So describing the siege of Kiev as the "end" of Kievan Rus' is kind of a cop out, akin to identifying Odoacer's conquest of Rome in 476 as the "end" of the Western Roman Empire. It's not not true, and it is a sort of dramatic punctuation mark on which to hang a basic understanding … Continue reading Today in European history: the Mongols sack Kiev (1240)
The Battle of Sarikamish was an overwhelming Russian victory whose outcome put the Ottomans on the defensive in World War I’s Caucasus theater of operations right up until the 1917 October Revolution took Russia out of the war altogether. Its military impact was fairly substantial–World War I might have been much different if the Ottomans had been able to make a sustained offensive into Russia via the Caucasus–but the Ottomans ultimately gained back the territory they’d lost as a result of this battle. Sarikamish’s greatest impact was felt off the battlefield, by the Armenian people. The Armenian Genocide was a long time coming and had multiple causes. But Sarikamish was one of the most immediate ones, owing to one man’s desperate need to dodge the blame for his failures on the battlefield.
The state of Europe and the Caucasus in January 1915; note Sarikamish there on the right (via mental_floss
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If you think the state of Russo-Turkish relations is bad these days…well, actually it’s kind of good lately. But historically that hasn’t always been the case. Consider that the Russian Empire, one of the precursors of modern Russia, and the Ottoman Empire, the precursor of modern Turkey, fought a whopping 12 wars against one another between the second half of the 16th century and World War I (which, of course, brought about the end of both empires). The Russians, who were on the ascendance for most of this period, won most of these wars, while the Ottomans, who were not so ascendant, needed help from Britain and France to win their biggest victory against the Russians, in the Crimean War.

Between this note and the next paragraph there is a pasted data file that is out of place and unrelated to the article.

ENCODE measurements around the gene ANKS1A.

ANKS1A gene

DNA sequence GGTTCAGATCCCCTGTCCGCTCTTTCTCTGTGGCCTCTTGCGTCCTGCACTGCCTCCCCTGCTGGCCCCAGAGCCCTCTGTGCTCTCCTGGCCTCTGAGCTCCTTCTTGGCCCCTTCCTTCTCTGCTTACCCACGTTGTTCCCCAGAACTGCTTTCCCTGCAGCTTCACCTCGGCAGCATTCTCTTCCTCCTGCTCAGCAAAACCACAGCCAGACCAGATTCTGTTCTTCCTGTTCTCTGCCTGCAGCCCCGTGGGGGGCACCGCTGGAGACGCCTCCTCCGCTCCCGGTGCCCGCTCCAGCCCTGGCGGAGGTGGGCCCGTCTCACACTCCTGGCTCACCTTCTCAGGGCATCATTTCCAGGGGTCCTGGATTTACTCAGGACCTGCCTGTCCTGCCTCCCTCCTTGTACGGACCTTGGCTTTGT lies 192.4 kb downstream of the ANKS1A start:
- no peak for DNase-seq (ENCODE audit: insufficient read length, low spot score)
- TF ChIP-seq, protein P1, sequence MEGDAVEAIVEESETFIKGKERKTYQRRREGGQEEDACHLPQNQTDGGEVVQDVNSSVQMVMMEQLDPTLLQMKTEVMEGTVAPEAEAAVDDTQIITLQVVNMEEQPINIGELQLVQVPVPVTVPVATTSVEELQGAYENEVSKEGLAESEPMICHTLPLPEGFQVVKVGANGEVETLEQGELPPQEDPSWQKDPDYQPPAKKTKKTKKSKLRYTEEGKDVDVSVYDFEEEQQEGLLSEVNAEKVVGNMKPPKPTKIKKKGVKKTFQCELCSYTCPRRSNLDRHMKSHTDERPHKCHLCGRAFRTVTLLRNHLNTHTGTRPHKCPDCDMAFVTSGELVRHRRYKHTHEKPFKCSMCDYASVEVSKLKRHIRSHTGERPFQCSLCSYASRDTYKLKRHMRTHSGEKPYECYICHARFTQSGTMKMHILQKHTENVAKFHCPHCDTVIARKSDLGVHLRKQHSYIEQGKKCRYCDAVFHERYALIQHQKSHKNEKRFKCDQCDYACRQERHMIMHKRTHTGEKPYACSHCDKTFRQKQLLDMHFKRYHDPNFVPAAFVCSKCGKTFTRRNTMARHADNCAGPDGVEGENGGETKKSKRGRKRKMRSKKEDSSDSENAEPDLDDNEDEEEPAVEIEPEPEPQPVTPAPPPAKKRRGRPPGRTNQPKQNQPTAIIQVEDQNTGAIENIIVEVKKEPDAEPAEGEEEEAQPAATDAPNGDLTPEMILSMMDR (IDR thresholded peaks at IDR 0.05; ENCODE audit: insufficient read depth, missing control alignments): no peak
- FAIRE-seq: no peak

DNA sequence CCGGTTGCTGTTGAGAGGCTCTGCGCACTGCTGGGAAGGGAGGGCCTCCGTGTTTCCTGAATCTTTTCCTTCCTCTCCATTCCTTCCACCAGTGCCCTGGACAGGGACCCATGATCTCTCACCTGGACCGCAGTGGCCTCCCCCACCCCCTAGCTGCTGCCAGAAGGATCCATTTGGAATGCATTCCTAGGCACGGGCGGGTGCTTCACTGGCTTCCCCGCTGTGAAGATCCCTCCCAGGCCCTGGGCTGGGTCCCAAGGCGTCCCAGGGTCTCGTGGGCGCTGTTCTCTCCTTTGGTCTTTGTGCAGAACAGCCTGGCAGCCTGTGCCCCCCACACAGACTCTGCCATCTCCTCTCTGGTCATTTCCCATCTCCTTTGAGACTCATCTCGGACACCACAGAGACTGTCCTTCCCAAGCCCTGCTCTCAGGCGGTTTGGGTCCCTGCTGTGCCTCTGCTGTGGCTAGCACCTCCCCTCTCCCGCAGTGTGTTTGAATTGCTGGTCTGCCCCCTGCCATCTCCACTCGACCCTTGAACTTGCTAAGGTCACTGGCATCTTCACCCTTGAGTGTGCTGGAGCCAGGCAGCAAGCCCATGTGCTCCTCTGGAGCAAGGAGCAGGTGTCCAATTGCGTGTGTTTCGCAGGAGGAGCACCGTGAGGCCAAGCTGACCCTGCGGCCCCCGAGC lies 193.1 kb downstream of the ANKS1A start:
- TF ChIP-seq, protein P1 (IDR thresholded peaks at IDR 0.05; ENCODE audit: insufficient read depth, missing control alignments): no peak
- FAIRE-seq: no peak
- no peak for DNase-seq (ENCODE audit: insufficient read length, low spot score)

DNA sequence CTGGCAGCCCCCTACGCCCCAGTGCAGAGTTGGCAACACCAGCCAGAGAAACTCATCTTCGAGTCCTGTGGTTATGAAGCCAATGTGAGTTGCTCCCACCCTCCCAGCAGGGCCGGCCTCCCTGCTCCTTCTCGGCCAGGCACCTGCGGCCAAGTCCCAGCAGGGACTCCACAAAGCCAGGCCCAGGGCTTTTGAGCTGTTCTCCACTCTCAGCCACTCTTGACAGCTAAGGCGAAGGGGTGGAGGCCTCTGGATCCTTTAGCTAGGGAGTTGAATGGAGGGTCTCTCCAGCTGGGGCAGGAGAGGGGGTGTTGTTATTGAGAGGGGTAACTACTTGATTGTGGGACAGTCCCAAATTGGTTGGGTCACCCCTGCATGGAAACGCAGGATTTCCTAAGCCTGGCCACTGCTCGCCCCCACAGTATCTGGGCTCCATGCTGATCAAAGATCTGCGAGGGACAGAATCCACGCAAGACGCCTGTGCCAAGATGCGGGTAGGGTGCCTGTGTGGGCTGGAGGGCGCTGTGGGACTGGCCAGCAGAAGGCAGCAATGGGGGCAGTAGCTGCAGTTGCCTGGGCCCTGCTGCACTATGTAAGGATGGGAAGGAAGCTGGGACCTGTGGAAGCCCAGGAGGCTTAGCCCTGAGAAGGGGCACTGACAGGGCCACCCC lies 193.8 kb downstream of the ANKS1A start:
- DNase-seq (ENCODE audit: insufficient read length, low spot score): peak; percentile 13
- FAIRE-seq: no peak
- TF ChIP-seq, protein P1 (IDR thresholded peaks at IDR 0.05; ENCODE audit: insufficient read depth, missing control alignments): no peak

By 1877, both empires were in pretty steep decline. What was on the rise was Balkan nationalism. All those Christian and/or European provinces and peoples that had been part…
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The Treaty of Karlowitz (1699) marked the end of the Ottoman Empire’s tenure as the heavyweight military power in Eastern Europe. Then passed several decades where the Ottomans won some, probably lost more, but still sort of held their own. But the Treaty of Küçük Kaynarca, signed on this date in 1774, marked the point where European … Continue reading Today in European History: the Treaty of Küçük Kaynarca (1774)
The 1240 siege of Kiev occurred on the Mongols’ second incursion into the eastern European steppe and the first that was intended to conquer territory. The Mongols’ first European invasion amounted to a raid, but holy mackerel, what a raid. By 1221 the Mongols’ war against the Khwarazmian Empire in Central Asia/eastern Iran was over, although that empire’s … Continue reading Today in European history: the Battle of the Kalka River (1223)
The Ottoman Empire of 1713 wasn't the Ottoman Empire of 1513 or even 1613, but it was still a formidable enough power that it could play an active role in European affairs. The so-called "Skirmish at Bendery" (known in Swedish as the Kalabaliken i Bender, from the Turkish word kalabalık or "crowd") shows that the … Continue reading Today in European history: the Skirmish at Bender (1713)
The Battle of Sarikamish was an overwhelming Russian victory whose outcome put the Ottomans on the defensive in World War I's Caucasus theater of operations right up until the 1917 October Revolution took Russia out of the war altogether. Its military impact was fairly substantial--World War I might have been much different if the Ottomans … Continue reading Today in World War I: the Battle of Sarikamish ends (1915)